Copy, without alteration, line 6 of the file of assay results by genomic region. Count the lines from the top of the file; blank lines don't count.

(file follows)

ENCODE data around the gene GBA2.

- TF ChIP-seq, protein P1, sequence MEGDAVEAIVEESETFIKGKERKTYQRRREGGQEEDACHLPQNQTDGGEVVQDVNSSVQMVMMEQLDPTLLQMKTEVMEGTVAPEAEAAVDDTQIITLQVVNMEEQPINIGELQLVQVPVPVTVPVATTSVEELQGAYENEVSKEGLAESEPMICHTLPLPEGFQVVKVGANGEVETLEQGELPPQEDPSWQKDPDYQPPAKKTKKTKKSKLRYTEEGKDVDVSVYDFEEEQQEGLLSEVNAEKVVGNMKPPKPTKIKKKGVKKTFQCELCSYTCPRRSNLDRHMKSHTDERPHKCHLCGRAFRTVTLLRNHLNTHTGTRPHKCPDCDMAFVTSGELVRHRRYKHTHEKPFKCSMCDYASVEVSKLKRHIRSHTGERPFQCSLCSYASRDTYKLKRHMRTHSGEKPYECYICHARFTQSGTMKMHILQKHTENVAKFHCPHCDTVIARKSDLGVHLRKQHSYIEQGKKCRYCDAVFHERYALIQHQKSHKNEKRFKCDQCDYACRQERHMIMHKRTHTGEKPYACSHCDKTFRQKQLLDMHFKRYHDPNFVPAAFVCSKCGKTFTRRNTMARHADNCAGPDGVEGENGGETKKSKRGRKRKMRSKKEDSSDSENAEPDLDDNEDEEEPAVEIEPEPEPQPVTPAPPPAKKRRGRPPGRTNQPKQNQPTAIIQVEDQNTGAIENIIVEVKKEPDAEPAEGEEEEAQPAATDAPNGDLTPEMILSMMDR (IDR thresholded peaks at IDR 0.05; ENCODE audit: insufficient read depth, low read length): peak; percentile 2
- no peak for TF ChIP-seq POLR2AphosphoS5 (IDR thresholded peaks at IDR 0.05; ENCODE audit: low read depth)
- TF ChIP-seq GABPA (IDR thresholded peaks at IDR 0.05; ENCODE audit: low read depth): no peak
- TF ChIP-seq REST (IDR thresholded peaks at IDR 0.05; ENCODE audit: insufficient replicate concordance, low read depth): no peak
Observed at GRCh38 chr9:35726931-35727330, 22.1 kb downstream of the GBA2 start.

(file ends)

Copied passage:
Observed at GRCh38 chr9:35726931-35727330, 22.1 kb downstream of the GBA2 start.